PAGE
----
Another object of the invention is to provide a capacitive keyboard switch that is relatively easy to assemble. The switch has a capacitive spring which is trapped in slots of a switch housing and which is supported above an insulated capacitive plate of a printed circuit board. The spring has a tail portion which can be easily located for soldering to the circuit board.
A further object of the invention is to provide a quiet capacitive keyboard switch wherein the capacitive spring of the switch is supported above a printed circuit board to prevent the board from amplifying the sound of movement of the spring.
BRIEF SUMMARY OF THE INVENTION
In order to achieve the objects of the invention and to overcome the problems of the prior art, the improved capacitive keyboard switch of the invention includes a housing that supports a conical conducting spring over an underlying capacitive plate with a dielectric coating. The bottom coil of the conical spring engages slots in the housing, so that the spring is retained in the housing and is held in spaced relation over the underlying capacitive plate.
A pushbutton is slidingly engaged with the housing and is biased upwardly by the conical spring. The spring defines a substantially zero capacitance with respect to its underlying capacitive plate when the pushbutton is in its rest position. When the pushbutton is pressed, the spring is compressed so that a predetermined detectable capacitance is defined between the plate and the spring. The capacitance returns to substantially zero when the pushbutton is released.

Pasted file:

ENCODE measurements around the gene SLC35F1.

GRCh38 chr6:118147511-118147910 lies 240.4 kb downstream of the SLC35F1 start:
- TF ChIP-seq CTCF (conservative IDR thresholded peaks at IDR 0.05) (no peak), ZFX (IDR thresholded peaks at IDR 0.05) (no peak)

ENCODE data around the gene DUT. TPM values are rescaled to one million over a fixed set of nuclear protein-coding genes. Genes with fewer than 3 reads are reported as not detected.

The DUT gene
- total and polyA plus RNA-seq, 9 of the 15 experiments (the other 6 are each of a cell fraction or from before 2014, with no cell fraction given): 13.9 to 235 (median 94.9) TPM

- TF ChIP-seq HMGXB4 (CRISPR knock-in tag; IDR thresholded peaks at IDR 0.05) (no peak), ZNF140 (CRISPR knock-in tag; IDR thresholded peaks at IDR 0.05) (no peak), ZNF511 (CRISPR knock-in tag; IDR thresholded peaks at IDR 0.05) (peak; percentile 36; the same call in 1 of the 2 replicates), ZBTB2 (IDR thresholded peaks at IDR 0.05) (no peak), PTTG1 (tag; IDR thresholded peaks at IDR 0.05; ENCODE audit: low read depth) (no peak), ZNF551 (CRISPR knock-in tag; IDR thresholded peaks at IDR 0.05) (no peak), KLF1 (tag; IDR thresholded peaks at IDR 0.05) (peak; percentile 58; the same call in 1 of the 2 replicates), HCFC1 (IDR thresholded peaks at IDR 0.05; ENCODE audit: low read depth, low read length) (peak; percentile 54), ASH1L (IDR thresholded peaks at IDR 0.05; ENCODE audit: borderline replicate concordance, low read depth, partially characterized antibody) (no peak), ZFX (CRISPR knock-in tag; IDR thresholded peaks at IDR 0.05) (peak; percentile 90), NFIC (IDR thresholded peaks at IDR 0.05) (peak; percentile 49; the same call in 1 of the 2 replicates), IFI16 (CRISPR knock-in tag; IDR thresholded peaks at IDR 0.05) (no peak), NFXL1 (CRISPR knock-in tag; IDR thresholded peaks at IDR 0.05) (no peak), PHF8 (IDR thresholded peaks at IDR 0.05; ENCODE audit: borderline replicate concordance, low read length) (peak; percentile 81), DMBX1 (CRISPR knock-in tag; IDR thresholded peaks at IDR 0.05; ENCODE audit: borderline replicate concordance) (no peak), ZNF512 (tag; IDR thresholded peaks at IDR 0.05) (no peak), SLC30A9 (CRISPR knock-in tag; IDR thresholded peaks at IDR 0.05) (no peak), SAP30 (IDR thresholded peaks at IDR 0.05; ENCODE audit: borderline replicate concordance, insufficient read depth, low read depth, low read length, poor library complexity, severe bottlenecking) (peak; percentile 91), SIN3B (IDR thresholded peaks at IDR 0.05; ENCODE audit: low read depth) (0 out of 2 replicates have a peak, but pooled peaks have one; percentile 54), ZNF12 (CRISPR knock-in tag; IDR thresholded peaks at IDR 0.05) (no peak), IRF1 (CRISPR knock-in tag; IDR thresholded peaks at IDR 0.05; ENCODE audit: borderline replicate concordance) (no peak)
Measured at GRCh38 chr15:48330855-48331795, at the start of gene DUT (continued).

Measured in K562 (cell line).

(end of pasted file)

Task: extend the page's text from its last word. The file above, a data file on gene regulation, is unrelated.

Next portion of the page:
BRIEF DESCRIPTION OF THE DRAWINGS
FIG. 1 illustrates a side elevation view of a capacitive keyboard switch, in accordance with the invention.
FIG. 2 illustrates a bottom elevation view of the capacitive keyboard switch of FIG. 1, with the conical spring removed.
FIG. 3 illustrates a bottom elevational view of the capacitive keyboard switch of FIG. 1, with the conical spring engaged.
FIG. 4 illustrates a cross-sectional view of the switch of FIG. 1 taken along a line 4--4, with the pushbutton at its rest position.
FIG. 5 illustrates a cross-sectional view of the switch of FIG. 1 taken along a line 4--4, with the pushbutton shown in its depressed position.
DETAILED DESCRIPTION OF PREFERRED EMBODIMENT
The remaining portion of the specification will describe a preferred embodiment of the invention when read in conjunction with the attached drawings, in which like reference characters identify identical apparatus.
FIG. 1 illustrates a side elevation view of a capacitive switch, in accordance with the invention. As shown in FIG. 1, a housing 1 of the switch is supported on a printed circuit board 3 which has a conducting capacitive plate 5 and an overlying dielectric film 7. A conducting conical spring 9, shown in hidden lines, is supported within the housing. The bottom coil 9A of the spring is engaged in slots 11 that are disposed at opposite sides of the housing. The base of the spring is therefore held in space relation over the insulated capacitive plate 5.